The Honorable Anthony Foxx
U.S. Department of Transportation
1200 New Jersey Ave, SE
Washington, DC 20590
Dear Secretary Foxx,
We consumer groups are writing to you to urge the Department to focus on what we consider the core issue in the current airline consumer protections NPRM - the consumer’s ability to see, compare and buy ancillary fees. Consumers do not want to see this issue delayed again should other portions of the complicated NPRM require more study and analysis.
A robust docket shows that American consumers need and demand price transparency, the ability to comparison shop increasingly complex airline tickets along with fees for ancillary services and the ability to purchase those services wherever airlines choose to sell their tickets.
The solution is simple. The DOT’s final rule should ensure that:
• Airline consumers can see the full cost of flying including basic ancillary fees.
• Airline consumers are able to comparison shop across airlines including passenger and flight specific ancillary fees.
• Airline consumers are able to purchase these ancillary products at the same time that they pay for their airfares.
The free market works only when prices are transparent, and consumers have waited long enough. As you know, the debate on this issue has been exhaustive.
• More than three years of industry studies, government analyses and economic papers.
• Detailed congressional hearings and meetings of the DOT Advisory Committee for Aviation Consumer Protection.
• Newspaper editorials.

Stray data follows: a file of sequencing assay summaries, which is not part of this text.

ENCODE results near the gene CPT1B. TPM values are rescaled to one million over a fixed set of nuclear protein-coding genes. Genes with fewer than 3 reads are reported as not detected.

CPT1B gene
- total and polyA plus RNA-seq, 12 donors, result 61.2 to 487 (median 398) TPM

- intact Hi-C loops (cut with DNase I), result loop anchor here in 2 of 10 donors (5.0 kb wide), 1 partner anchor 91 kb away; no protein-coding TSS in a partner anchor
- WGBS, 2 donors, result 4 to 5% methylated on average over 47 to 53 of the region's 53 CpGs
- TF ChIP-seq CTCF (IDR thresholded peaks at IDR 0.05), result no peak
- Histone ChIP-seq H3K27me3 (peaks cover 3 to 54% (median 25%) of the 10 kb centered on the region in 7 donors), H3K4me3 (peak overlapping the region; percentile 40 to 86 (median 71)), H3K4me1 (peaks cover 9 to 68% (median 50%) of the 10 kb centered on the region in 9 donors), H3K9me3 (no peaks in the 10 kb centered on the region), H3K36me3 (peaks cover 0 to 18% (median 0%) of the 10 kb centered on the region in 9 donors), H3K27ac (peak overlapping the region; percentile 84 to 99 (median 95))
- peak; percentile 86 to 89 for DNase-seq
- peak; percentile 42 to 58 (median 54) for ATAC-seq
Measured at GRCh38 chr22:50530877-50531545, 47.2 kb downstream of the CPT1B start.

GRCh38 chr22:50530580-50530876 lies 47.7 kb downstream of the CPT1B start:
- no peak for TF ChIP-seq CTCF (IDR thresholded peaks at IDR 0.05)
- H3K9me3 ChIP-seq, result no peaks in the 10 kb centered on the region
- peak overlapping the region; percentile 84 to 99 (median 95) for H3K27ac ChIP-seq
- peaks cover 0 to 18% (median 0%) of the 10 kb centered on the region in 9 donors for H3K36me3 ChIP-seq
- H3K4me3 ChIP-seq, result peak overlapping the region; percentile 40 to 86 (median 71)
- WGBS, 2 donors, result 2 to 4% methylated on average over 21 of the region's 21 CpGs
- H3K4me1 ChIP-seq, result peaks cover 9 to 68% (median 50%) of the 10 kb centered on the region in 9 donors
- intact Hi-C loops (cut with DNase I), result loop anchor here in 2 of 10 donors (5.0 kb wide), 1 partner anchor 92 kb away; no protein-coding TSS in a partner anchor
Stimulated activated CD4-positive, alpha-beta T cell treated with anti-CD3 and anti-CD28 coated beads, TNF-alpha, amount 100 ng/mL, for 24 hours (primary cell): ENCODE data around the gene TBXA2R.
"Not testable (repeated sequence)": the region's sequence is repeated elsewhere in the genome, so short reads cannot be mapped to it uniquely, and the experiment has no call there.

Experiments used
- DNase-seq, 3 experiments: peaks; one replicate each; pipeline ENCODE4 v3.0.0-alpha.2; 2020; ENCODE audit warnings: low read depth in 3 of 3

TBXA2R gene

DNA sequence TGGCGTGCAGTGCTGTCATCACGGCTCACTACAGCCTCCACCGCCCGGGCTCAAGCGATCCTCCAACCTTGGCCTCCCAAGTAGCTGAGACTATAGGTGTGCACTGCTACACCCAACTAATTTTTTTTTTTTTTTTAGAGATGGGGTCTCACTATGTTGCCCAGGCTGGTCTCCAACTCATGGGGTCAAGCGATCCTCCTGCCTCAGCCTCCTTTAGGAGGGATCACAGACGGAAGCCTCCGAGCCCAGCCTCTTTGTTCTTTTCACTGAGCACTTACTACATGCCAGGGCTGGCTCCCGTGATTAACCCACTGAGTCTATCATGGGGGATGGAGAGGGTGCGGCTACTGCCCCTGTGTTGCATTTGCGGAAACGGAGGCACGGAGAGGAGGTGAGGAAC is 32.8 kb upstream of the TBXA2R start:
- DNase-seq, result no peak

• Hundreds of pages of rulemaking comments.
• Tens of thousands of consumer signatures.
• An extraordinary year-long review by the Office of Management and Budget.
We urge DOT to move expeditiously to ensure that ancillary fees are disclosed, searchable and transactable. Consumers have already waited more than three years for this issue to be addressed; we cannot risk further delay.
Over recent years airlines have made their ancillary fees increasingly complex. Some airlines are even moving to dynamic, real-time pricing for things like carry-on and checked-baggage fees and seat reservations fees. Those airline actions to shroud ancillary fees during the purchasing process have made the buying process unfair and deceptive for consumers attempting to purchase the services they will need on their flights.
Our organizations are thrilled that DOT has finally, after more than a thousand days, published this rulemaking. Now, we urge the Department to complete its rulemaking with robust requirements for the disclosure and transactability of ancillary fees.
Given the complexity of this rulemaking, consumer groups will understand should DOT require additional time to reflect on the new and important issues that have been added to this rulemaking such as a new definition of what constitutes a travel agent, expanding the pool of airlines reporting operation statistics, customer service plans from ticket agents, transparency of codeshare operations, disclosures of marketed carriers by online travel agencies and screen bias displays. If so, the DOT could follow its precedent with ancillary fees in the last consumer protection rule and request additional comments on any or all of those topics.
We urge you not to allow the complexity and scope of this NPRM delay the relief consumers have so desperately needed for the last six years since airlines begun aggressively unbundling their products. Consumers have waited long enough to know the full cost of airline travel.
Consumer Federation of America
National Consumers League
Association for Airline Passenger Rights
Business Travel Coalition
Ed Perkins, Retired Founding Editor, Consumer Reports Travel Letter